Medicare Expansion (Medicare For All) - The Effects
Of all the political issues that currently affect our nation, one of the more important matters is the state of the healthcare industry. It is no exaggeration to say that there is a crisis on the subject of healthcare in America. Costs have spiraled upwards for decades, creating a situation where healthcare is simply unaffordable.
What caused this? Who is to blame? No one seems to be asking those questions. And that might be for the best since solutions are infinitely more important than the question of blame.
According to the American Medical Association, Americans pay more for healthcare than the majority of the civilized world. In 2016, the United States spent about 17% of its GDP in combined healthcare costs.
When you consider the sheer size and scope of the American economy, this is a very significant sum of money. For the average American, health problems must routinely be put off for lack of money to pay for their care. There are many who find this situation to be unacceptable.
What Is Medicare Expansion (Medicare For All)?
Medicare expansion is a political idea that has been proposed by some as a way to fix America's ailing healthcare system. The idea is a relatively simple one, at least on the surface. The idea is to take Medicare, which is currently available mainly to older Americans, and expand it into a national healthcare program. Naturally, there are some significant issues that come up when you take a specialized program like Medicare and extend it to the entirety of American citizens.
Gaining Popularity On The Political Front
The idea of Medicare expansion is a controversial one, but some sources indicate that support for this idea is very high. According to many media reports, a recent study determined that roughly 70% of the public are in favor of the idea. However, a single study is not conclusive evidence of the program's overall popularity. Also, the results of this particular study can be misleading.
In this study, Medicare expansion was referred to as a single-payer healthcare system. The fact is that most people do not know what that term means. Many people would probably assume that it is just a simple, straightforward system where each individual purchases services on an open market.
Those who favor Medicare for all argue that Medicare has already proven to be an effective system for managing the healthcare costs of older Americans. Thus, they argue that it can just as easily serve the whole nation.
Those who oppose an expansion of Medicare point out that the tremendous costs of such a program could bankrupt the entire nation, and could also result in a dramatically reduced quality of healthcare.
Proponents of Medicare for all also point out that our current system is completely broken, and that there is therefore little risk in trying something radically different. Proponents also argue that the current system gives the insurance companies no incentive to put people over profit, resulting in poor outcomes for many.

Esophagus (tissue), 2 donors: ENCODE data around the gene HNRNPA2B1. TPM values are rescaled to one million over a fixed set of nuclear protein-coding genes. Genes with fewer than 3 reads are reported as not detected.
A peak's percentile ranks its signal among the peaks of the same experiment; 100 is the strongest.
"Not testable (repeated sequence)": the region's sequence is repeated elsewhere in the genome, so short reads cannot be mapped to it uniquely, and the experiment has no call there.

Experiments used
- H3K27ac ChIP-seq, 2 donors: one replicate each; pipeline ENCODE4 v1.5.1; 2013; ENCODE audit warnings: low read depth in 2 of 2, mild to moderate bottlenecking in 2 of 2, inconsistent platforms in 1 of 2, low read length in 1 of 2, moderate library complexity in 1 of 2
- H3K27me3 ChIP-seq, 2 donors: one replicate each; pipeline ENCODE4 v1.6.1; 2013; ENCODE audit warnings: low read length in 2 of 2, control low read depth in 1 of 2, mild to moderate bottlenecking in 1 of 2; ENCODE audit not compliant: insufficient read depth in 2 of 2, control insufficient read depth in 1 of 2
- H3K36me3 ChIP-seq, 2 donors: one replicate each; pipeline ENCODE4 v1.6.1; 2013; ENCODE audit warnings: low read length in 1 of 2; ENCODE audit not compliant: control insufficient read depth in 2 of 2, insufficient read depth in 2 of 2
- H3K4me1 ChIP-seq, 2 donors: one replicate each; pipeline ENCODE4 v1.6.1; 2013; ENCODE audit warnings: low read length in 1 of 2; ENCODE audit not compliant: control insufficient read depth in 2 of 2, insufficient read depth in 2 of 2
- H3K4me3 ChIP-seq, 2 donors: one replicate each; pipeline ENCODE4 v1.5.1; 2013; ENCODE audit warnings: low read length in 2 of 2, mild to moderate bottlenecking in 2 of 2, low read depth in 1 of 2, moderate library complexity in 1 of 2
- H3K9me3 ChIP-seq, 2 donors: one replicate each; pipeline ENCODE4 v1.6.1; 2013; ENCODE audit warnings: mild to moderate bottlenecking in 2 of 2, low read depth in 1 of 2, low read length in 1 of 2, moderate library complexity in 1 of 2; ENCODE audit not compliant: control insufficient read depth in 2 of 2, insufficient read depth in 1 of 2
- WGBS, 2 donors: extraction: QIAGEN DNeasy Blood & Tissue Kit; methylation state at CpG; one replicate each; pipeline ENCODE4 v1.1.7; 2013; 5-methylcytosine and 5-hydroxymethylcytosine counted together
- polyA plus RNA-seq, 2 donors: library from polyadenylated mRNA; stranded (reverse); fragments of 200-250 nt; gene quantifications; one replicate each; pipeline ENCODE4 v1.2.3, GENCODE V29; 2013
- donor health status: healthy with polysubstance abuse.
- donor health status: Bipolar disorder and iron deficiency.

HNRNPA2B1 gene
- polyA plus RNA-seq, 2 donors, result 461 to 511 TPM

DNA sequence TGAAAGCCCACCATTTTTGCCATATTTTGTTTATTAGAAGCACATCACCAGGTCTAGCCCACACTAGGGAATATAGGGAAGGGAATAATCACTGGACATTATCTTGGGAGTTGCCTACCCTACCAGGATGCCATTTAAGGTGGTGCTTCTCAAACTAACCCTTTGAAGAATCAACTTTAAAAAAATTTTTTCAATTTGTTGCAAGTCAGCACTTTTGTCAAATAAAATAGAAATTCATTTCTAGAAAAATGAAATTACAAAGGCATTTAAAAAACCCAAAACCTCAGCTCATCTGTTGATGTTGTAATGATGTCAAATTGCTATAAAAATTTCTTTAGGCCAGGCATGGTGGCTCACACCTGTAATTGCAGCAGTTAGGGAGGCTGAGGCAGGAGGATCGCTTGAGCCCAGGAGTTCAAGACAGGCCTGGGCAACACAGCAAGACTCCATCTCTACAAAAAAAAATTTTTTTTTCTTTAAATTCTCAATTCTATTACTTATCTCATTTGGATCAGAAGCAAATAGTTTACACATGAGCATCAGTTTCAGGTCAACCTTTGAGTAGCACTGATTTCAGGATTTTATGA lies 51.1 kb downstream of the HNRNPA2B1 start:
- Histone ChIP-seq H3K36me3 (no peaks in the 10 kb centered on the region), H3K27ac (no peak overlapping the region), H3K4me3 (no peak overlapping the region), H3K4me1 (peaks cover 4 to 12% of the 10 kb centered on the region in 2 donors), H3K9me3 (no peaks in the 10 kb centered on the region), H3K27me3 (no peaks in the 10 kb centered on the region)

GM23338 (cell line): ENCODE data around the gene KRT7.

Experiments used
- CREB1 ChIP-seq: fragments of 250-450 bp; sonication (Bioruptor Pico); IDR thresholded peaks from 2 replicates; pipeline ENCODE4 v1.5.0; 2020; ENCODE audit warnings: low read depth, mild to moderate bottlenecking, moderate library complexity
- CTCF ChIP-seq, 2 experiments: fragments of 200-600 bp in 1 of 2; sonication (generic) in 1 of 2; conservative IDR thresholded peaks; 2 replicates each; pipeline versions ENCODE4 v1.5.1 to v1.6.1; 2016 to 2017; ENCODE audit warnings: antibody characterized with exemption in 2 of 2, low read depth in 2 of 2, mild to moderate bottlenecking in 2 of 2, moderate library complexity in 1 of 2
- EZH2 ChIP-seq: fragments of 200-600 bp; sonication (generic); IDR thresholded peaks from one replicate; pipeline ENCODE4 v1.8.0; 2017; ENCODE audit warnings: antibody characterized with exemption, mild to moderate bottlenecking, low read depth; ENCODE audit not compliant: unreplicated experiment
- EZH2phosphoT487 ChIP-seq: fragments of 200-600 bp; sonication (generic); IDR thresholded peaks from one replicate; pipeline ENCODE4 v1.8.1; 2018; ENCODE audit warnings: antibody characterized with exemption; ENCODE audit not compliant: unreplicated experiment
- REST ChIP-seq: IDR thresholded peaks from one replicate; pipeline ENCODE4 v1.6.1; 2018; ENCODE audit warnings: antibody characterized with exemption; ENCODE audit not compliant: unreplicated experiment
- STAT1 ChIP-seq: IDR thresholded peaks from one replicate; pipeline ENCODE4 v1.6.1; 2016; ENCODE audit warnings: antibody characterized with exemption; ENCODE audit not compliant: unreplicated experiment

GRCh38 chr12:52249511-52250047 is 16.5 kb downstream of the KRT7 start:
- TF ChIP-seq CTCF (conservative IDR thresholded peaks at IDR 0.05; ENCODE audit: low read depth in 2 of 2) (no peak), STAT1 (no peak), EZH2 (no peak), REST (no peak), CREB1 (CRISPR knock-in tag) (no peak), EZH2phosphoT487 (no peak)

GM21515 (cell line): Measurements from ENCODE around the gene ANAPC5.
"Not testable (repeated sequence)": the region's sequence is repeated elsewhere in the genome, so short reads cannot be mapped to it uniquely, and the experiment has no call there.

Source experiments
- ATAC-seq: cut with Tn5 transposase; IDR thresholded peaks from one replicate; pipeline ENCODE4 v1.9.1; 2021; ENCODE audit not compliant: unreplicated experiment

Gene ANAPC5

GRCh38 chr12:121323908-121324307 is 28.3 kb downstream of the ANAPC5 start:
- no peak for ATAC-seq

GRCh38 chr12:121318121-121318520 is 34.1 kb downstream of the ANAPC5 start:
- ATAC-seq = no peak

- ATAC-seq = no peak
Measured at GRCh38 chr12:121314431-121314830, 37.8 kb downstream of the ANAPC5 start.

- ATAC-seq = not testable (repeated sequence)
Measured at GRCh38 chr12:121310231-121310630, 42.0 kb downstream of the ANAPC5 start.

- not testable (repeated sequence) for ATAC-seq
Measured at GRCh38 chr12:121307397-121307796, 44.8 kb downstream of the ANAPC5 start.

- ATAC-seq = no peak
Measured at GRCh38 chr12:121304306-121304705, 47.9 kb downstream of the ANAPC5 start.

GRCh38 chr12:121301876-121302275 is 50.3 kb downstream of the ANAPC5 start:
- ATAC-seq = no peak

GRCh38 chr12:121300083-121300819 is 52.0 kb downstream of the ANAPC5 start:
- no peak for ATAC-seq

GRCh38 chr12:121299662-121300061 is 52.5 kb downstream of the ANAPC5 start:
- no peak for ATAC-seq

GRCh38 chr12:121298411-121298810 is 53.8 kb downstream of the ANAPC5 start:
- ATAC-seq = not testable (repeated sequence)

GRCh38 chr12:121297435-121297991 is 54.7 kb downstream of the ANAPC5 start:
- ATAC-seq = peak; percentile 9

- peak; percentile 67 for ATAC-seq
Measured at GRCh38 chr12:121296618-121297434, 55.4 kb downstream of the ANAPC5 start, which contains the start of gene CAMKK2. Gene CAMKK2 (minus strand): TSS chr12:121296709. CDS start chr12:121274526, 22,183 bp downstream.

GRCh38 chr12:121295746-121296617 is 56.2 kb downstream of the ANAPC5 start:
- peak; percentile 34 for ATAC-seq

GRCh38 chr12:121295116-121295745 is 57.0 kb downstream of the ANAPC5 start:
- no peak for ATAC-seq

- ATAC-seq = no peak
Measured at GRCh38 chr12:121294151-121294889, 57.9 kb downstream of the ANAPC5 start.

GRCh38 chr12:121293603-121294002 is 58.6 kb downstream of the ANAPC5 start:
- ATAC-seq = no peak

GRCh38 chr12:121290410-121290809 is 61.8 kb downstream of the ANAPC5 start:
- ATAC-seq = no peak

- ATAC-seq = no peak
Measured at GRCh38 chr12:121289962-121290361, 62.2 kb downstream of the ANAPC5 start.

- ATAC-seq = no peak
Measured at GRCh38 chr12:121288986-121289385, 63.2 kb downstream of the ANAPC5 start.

Opponents of Medicare expansion counter with the claim that a government-run healthcare system would likely have the same problems, but with no possibility for competition. Under the current system, one can shop around for the best rate. A government-run system would have no such option.
How Expanding Medicare Would Affect Current Beneficiaries
It is impossible to fully describe the ways in which Medicare for all would affect current Medicare beneficiaries because this is theoretical legislation that has not been passed. However, most draft plans introduced in relation to this idea include a provision that would end the age tax. The age tax is not really a tax, but a de facto situation. Insurance companies tend to charge higher premiums for Medicare beneficiaries who are between the ages of 50 and 64.
These rate hikes are based on risk assessments, just like nearly every aspect of the insurance business. So, Medicare beneficiaries between the ages of 50 and 64 would likely see a reduction in their premiums.
The Potential Cost Of Medicare Expansion
It goes without saying that the dramatic expansion of Medicare would require a large source of funding. The extra money would most likely come from new taxes and tax increases. Medicare for all will do nothing to address the root of the problem, which is the excessive cost that has come to characterize the healthcare industry. If the root problem is not addressed, it will likely become worse and worse.
Before long, the government will not be able to absorb the costs, even if they hike rates to the highest level that they reasonably can. From a neutral standpoint, this seems like an idea that could work, but only if undertaken in a responsible and fiscally viable fashion.